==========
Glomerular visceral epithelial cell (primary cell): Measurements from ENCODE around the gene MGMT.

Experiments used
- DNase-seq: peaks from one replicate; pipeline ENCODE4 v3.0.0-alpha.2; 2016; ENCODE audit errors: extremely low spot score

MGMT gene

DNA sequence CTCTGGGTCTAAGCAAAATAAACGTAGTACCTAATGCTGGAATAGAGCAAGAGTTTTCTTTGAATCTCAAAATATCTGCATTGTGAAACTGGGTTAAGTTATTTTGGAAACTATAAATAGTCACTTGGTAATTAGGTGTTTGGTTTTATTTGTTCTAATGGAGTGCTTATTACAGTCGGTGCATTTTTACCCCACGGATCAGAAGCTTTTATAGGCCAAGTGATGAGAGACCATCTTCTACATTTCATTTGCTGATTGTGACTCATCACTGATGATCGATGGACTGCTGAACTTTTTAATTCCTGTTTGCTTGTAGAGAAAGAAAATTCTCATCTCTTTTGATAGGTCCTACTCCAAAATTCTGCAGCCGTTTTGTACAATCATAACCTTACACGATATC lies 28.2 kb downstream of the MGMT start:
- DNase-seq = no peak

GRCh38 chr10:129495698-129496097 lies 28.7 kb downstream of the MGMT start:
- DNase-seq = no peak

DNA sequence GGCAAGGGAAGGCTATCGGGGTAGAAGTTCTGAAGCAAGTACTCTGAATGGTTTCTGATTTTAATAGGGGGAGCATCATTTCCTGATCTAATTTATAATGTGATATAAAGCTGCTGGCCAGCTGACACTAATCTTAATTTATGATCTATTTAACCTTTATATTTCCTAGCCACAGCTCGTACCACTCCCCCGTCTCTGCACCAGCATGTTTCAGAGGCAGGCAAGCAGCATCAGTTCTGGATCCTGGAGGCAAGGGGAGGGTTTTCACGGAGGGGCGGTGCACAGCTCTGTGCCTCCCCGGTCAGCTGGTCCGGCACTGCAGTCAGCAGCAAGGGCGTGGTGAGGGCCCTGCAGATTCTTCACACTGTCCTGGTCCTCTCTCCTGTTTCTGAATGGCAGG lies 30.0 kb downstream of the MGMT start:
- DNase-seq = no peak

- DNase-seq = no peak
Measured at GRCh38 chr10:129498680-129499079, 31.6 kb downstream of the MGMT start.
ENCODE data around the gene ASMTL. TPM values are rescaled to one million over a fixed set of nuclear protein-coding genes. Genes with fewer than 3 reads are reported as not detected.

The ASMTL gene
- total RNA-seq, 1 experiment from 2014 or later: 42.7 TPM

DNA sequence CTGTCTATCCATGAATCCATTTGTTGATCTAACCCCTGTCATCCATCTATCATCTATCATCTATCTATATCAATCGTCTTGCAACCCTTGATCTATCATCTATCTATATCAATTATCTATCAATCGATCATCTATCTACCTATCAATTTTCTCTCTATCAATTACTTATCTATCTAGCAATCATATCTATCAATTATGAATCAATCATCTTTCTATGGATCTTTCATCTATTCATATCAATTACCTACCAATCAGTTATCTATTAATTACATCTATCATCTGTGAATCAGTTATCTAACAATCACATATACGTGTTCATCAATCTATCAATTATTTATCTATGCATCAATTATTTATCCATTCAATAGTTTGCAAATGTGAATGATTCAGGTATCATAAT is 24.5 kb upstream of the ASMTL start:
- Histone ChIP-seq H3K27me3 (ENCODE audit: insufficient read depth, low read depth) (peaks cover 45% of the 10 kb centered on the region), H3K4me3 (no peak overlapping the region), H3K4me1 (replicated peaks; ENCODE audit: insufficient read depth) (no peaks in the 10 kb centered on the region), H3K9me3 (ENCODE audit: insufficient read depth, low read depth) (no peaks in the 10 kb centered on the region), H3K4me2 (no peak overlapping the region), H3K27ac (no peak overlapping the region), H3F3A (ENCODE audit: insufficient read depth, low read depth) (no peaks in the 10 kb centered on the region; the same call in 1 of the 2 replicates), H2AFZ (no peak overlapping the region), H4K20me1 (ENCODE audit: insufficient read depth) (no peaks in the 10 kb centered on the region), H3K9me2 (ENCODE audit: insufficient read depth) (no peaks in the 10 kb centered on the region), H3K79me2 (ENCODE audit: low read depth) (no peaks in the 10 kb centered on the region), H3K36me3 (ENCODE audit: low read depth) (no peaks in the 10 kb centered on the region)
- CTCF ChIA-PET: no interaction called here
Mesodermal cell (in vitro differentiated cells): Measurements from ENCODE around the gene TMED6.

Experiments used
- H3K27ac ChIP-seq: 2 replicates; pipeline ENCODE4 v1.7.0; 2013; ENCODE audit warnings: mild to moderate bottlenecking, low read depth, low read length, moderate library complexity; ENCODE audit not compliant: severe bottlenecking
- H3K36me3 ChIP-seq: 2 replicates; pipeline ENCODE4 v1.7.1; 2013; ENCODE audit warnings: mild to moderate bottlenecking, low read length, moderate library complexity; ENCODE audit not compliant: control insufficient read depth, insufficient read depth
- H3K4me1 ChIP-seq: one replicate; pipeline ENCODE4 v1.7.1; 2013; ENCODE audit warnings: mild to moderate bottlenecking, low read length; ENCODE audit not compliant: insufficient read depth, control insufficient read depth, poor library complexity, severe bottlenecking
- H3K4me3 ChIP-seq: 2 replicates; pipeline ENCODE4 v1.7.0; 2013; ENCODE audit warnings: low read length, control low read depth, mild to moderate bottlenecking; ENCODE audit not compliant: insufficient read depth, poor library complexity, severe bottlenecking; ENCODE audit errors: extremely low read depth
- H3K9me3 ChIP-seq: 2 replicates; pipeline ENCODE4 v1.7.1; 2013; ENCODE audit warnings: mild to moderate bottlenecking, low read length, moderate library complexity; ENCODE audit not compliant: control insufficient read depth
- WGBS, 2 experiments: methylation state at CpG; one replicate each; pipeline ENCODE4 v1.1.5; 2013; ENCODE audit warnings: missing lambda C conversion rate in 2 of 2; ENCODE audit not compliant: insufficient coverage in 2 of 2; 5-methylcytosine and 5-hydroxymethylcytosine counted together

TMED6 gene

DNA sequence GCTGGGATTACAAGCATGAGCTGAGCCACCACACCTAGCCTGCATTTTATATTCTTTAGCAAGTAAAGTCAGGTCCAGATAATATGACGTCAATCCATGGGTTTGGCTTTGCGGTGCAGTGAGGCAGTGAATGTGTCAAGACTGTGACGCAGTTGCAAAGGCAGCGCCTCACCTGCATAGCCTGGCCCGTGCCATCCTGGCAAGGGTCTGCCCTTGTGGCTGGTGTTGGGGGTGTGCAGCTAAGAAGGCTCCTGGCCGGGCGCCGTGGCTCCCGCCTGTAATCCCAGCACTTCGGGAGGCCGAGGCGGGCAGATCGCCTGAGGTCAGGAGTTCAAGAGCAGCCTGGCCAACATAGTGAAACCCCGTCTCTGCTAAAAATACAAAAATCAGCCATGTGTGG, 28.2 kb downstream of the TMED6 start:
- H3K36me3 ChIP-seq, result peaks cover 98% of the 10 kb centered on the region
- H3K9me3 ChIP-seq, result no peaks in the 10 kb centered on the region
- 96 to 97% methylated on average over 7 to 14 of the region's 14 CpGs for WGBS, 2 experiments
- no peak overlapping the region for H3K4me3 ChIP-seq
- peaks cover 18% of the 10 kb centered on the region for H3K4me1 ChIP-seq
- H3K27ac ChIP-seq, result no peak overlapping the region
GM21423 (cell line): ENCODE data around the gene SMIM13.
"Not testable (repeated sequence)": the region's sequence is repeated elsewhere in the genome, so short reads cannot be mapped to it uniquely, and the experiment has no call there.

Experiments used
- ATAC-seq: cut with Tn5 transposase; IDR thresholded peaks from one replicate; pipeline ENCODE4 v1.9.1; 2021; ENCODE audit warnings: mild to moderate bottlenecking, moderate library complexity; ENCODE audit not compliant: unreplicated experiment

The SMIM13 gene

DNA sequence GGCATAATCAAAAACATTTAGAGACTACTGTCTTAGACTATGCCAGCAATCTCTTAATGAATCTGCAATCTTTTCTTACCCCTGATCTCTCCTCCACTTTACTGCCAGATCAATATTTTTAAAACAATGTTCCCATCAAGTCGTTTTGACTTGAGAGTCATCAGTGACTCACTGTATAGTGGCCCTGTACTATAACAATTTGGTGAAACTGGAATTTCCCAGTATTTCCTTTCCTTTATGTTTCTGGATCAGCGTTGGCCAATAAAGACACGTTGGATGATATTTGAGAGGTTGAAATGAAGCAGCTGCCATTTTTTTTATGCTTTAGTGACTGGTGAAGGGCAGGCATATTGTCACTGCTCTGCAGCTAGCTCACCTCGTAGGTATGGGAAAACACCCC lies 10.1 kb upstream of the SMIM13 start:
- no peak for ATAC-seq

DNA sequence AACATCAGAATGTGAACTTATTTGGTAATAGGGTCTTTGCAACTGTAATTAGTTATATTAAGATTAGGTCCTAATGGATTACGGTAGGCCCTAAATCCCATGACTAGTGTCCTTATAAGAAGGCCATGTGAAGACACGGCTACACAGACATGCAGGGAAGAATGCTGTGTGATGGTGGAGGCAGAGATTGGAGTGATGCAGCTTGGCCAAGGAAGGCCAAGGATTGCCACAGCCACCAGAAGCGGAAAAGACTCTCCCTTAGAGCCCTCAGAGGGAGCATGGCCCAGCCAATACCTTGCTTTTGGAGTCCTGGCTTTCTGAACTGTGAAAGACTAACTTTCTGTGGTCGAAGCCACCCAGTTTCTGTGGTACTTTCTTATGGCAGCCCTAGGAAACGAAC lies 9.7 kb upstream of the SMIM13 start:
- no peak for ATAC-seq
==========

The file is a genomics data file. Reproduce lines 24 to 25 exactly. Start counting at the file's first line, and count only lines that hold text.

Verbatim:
- H3K4me3 ChIP-seq: 2 replicates; pipeline ENCODE4 v1.7.0; 2013; ENCODE audit warnings: low read length, control low read depth, mild to moderate bottlenecking; ENCODE audit not compliant: insufficient read depth, poor library complexity, severe bottlenecking; ENCODE audit errors: extremely low read depth
- H3K9me3 ChIP-seq: 2 replicates; pipeline ENCODE4 v1.7.1; 2013; ENCODE audit warnings: mild to moderate bottlenecking, low read length, moderate library complexity; ENCODE audit not compliant: control insufficient read depth